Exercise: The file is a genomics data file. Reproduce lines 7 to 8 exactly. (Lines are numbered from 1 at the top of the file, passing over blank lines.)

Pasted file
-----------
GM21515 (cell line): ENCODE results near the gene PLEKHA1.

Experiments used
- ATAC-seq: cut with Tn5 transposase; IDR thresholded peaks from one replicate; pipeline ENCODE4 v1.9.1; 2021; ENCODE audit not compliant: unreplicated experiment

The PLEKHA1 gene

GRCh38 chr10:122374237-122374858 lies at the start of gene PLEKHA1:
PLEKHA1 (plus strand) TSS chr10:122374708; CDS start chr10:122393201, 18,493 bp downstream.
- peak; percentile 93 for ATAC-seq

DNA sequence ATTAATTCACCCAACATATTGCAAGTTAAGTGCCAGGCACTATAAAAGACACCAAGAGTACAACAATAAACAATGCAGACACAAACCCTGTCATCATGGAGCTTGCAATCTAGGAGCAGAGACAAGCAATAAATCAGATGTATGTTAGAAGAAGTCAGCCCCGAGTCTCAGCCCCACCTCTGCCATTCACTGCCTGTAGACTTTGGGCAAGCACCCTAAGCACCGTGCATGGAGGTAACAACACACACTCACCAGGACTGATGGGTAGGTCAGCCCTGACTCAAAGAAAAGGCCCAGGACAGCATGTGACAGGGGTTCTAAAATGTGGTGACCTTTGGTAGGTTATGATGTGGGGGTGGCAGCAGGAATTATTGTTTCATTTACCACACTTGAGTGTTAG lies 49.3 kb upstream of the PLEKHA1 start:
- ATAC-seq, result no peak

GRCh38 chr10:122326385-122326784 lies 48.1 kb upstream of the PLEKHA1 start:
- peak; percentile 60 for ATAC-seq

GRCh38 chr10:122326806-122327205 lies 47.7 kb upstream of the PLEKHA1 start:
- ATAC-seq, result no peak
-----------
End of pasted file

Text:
- peak; percentile 93 for ATAC-seq

DNA sequence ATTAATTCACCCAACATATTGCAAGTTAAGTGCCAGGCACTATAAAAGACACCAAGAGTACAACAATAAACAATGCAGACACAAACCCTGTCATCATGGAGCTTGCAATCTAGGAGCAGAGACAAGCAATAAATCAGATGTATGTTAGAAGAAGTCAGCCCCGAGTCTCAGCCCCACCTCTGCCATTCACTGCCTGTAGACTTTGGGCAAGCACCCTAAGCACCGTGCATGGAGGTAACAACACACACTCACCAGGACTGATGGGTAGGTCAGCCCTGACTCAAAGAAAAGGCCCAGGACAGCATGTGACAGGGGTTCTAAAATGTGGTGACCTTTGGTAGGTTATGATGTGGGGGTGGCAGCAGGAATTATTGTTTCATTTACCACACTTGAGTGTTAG lies 49.3 kb upstream of the PLEKHA1 start: